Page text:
At the end of January, with all transactions entered, my ledger accounts read as follows:
Where an account has more than one entry for the month we “balance” the account so that we start the new month with one figure only being the balance “brought down” (b/d). The b/d balance entry represents the double entry to the “carried down” (c/d) balance from the last day of the previous month.
To balance my account I want the debit side of the account to add up to the same sum as the credit side. If you now look at my Cash Account (L1) you can see at a glance that the total of the debit side will be greater than the total of my credits. To make both sides equal I will have to place an additional entry on the credit side. Firstly I write on the credit side the last day of the month (in January being 31) and under “Details” I write “Balance”. Underneath the bottom entry on the account (in this case the Balance entry I have just prepared) I draw a single line in the “Amount” columns. My debit side adds up to the largest figure so I total my debits and enter this sum beneath the single line I have just drawn. I then enter the same figure (1,309.25) under the single line I have drawn on the other side of the account. I still have to enter an amount where I made the entry “31 Balance” on the credit side and the amount to be entered there is the sum that will make our credit side add up to 1309.25; at the moment it adds up to 820.45. The balance figure I need to enter is 1,309.25 – 820.45 = 488.80. I have now made all the entries in the Cash Account for January and to show that has been completed I put a double underline beneath the “Amount” totals. Lastly I have to enter the double entry for the balances I entered on the credit side dated 31 January, and this will be on the next line down, a debit entry reading “Feb 1 Balance b/d 488.80”, I complete the double entry folio column by adding “c/d” to the 31 January Balance entry.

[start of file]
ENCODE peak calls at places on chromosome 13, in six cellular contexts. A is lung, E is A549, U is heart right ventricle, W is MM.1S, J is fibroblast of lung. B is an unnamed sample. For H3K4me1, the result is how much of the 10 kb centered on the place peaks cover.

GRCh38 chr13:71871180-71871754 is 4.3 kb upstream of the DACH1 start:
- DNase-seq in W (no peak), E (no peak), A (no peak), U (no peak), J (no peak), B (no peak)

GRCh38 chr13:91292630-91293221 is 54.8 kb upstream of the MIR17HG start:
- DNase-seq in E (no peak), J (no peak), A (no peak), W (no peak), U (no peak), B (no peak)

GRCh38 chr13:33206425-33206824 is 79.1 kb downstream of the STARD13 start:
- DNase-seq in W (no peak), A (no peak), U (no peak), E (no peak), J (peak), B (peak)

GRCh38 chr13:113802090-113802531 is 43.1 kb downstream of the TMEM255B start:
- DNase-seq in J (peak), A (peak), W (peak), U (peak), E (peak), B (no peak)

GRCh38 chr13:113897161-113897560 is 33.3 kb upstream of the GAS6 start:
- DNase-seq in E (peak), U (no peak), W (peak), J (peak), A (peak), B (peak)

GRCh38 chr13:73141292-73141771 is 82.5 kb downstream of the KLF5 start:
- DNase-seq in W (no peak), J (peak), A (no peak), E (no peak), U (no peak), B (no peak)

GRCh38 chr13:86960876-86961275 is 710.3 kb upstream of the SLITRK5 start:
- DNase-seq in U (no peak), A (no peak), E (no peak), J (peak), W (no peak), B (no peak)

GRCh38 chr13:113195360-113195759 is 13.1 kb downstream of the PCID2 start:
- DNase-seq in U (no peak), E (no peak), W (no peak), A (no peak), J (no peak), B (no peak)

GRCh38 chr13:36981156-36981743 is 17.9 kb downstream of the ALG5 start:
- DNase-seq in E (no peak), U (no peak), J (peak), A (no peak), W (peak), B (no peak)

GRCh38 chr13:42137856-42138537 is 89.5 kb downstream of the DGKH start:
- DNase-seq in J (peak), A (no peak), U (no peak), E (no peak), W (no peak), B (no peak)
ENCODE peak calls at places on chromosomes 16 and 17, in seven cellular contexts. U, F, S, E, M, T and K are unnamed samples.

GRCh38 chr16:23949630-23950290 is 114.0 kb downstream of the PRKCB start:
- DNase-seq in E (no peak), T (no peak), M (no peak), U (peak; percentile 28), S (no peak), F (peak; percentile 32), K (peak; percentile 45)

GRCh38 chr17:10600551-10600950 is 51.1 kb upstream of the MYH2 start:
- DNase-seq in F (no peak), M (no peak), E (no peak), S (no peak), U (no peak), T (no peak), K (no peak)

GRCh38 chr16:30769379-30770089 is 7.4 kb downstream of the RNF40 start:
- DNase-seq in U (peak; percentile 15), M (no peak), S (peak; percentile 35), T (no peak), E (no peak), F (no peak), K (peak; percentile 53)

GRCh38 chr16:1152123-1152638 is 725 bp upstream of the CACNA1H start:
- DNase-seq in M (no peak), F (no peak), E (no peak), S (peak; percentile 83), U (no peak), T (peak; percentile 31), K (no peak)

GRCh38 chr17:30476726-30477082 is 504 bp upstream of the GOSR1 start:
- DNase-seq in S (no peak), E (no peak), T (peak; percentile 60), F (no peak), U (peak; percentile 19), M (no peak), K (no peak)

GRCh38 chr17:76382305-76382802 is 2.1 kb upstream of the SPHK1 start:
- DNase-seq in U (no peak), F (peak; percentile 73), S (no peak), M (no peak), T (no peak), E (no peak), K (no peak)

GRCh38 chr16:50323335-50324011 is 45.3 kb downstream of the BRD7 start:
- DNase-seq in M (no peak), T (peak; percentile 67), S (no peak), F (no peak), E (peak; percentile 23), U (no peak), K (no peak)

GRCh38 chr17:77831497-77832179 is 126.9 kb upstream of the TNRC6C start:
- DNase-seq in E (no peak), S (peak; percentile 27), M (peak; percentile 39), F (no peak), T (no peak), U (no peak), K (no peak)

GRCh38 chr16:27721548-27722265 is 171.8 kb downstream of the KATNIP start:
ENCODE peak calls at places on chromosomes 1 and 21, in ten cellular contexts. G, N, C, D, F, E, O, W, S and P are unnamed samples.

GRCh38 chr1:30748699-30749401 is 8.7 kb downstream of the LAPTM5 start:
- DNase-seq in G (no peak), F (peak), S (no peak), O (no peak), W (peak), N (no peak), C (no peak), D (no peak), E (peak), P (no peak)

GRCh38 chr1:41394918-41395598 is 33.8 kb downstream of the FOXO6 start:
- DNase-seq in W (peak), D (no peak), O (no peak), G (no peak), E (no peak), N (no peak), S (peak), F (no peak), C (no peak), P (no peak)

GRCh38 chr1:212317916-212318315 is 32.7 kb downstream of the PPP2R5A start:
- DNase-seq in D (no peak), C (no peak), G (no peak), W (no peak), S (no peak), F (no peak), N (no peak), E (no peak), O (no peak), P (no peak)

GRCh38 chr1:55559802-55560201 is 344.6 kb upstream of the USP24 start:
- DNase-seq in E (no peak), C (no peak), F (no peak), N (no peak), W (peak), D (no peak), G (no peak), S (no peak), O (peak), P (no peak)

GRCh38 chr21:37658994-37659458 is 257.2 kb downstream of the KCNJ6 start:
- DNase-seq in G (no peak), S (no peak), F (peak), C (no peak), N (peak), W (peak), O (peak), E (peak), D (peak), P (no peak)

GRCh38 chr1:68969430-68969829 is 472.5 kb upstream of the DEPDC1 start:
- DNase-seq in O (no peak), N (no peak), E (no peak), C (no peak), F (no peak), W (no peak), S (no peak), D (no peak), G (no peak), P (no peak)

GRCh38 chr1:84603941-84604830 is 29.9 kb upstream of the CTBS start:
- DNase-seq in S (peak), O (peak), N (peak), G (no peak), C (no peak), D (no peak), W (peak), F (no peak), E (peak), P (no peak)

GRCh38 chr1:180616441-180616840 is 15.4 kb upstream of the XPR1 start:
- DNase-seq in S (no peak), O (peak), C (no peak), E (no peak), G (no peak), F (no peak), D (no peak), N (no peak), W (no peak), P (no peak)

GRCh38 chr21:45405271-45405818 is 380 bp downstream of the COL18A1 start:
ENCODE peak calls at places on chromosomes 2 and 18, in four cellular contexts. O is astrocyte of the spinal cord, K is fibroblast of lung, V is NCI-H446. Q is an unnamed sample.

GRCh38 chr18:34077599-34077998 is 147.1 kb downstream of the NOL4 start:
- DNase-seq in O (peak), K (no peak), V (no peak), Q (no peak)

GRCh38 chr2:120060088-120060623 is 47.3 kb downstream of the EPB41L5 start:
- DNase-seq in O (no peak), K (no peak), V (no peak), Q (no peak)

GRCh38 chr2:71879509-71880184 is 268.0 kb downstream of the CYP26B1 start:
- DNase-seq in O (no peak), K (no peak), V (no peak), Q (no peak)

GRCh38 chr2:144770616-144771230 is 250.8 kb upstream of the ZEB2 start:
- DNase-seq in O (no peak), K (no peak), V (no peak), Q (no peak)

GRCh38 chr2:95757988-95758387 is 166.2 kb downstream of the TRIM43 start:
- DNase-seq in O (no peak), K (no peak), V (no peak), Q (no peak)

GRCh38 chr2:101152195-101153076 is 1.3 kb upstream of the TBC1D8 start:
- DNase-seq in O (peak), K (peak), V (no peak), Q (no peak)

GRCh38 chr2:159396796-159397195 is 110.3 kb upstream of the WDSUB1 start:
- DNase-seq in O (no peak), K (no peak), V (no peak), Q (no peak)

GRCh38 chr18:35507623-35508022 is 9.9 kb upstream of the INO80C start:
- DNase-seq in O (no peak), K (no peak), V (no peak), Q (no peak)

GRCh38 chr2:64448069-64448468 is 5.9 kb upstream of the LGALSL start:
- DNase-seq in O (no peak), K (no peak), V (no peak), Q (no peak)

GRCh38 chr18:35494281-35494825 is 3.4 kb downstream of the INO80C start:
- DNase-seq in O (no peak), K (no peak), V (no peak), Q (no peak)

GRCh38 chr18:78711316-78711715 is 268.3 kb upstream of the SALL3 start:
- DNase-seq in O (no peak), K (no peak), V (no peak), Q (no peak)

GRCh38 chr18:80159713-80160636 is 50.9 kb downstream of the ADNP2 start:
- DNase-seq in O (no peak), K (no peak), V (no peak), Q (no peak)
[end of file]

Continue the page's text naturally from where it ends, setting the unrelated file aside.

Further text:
You will see that I have also had to balance the ledger accounts L5, L6, L8 and L9. Whilst the explanation for the way I balance an account is rather lengthy it is not as complicated as it seems, so please relate the same procedure to the way I balanced the other four accounts.
- Do be sure to only balance the accounts that have more than one entry in them for the period (month in my case).
- Place the totals on the same line, immediately under the lowest entry in the account.
- Put a double line beneath the totals so that you do not add the figures above the double lines into future totals.
- Make the folio entries c/d (carried down) for the balance on the last day of the month and b/d (brought down) for the balance entered for the first day of the new month.
The Trial Balance
I am going to finalize my January bookkeeping by preparing a trial balance. Double entry bookkeeping requires that every debit entry has a corresponding credit entry. I list all the balances from my ledger accounts and total up all the debit balances and all the credit balances, the totals must be the same. My Trial Balance at 31st January reads as follows:-
My third lesson in this course will introduce other books (other than the ledger) you may find within a business. To progress to Lesson Three click here.
If you now have any comments or questions on this subject, please leave them in the area below and I will be very pleased to help you out.